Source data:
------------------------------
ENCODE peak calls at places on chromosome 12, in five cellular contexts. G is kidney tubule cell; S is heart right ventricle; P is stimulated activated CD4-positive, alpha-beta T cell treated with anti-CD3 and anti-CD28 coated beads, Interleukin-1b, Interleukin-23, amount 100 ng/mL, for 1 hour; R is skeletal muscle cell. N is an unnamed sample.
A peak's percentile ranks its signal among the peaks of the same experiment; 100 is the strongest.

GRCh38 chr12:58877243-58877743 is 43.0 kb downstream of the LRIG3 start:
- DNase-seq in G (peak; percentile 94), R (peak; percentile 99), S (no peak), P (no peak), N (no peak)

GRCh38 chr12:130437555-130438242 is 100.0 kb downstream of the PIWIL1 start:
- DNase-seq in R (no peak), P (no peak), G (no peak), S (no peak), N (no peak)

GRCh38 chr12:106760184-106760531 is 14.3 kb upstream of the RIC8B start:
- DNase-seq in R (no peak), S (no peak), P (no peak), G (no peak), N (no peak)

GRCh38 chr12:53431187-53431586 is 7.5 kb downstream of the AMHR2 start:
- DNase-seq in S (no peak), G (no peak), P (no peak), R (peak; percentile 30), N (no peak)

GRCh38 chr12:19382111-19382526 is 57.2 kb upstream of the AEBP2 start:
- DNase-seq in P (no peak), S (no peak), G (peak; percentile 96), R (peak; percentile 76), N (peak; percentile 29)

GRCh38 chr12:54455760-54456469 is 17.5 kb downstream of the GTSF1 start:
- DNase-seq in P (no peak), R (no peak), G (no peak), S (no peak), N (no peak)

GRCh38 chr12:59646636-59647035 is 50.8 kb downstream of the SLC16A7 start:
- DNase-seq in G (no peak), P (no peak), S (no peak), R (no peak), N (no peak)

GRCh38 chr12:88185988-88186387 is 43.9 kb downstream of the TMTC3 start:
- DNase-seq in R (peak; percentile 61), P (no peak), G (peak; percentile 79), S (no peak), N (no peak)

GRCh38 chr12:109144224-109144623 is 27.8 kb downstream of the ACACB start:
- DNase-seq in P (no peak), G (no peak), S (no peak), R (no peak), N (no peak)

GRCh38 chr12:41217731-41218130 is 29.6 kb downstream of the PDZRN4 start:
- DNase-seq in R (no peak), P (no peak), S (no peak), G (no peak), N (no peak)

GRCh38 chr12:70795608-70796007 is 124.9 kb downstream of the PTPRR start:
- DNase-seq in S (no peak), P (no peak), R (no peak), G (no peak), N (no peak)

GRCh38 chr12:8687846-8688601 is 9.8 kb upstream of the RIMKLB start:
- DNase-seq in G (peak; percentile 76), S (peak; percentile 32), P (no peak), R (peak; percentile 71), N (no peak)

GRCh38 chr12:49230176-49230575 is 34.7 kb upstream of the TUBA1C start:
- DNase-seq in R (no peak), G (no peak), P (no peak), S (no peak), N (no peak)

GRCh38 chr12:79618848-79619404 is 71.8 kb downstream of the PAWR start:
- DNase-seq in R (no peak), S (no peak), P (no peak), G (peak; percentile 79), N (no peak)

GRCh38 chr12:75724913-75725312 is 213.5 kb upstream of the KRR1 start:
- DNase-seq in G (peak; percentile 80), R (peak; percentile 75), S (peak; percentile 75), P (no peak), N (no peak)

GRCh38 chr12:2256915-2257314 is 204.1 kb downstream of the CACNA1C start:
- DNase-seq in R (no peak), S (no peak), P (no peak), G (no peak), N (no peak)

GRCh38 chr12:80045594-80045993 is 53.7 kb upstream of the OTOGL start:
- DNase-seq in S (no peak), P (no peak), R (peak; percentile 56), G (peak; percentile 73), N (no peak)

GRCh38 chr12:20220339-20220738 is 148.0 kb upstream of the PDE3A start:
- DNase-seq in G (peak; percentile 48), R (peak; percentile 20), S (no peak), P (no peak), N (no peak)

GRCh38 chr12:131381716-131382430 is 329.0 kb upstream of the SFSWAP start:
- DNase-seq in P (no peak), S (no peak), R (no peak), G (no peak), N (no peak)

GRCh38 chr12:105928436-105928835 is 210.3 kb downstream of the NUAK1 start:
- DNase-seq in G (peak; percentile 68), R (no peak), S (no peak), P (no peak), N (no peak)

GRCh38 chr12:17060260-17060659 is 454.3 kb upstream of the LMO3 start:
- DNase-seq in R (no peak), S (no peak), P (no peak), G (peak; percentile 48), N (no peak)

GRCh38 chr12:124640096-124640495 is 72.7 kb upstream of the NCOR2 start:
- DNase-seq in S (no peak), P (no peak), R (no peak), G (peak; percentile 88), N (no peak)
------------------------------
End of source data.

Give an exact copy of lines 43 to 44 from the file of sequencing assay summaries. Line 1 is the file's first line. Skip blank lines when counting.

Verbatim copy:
GRCh38 chr12:17060260-17060659 is 454.3 kb upstream of the LMO3 start:
- DNase-seq in R (no peak), S (no peak), P (no peak), G (peak; percentile 48), N (no peak)